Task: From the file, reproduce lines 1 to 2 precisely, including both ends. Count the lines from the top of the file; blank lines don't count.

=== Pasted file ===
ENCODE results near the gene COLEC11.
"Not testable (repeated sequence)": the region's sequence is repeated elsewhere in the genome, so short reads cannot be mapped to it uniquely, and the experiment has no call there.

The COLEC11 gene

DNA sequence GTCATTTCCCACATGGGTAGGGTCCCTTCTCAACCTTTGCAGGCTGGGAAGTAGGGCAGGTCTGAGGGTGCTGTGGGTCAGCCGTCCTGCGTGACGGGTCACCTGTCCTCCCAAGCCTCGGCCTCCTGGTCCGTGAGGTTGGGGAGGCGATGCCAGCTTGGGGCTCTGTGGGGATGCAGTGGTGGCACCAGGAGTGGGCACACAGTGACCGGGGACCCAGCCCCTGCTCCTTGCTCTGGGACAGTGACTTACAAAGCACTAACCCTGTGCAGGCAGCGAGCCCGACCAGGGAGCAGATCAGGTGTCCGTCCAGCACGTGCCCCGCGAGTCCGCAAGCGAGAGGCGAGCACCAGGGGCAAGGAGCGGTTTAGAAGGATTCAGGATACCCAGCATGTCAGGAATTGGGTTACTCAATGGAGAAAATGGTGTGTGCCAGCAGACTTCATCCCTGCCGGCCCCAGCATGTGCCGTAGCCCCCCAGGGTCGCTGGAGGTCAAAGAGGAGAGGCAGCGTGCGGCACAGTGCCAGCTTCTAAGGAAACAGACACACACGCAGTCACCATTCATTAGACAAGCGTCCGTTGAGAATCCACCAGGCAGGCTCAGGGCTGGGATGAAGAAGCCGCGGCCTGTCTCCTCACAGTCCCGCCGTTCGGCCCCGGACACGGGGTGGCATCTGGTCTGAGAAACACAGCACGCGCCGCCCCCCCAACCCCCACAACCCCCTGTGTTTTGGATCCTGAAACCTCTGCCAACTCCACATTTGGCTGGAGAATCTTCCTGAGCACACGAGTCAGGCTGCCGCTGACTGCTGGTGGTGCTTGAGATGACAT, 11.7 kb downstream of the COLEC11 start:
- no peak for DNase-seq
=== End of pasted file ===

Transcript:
ENCODE results near the gene COLEC11.
"Not testable (repeated sequence)": the region's sequence is repeated elsewhere in the genome, so short reads cannot be mapped to it uniquely, and the experiment has no call there.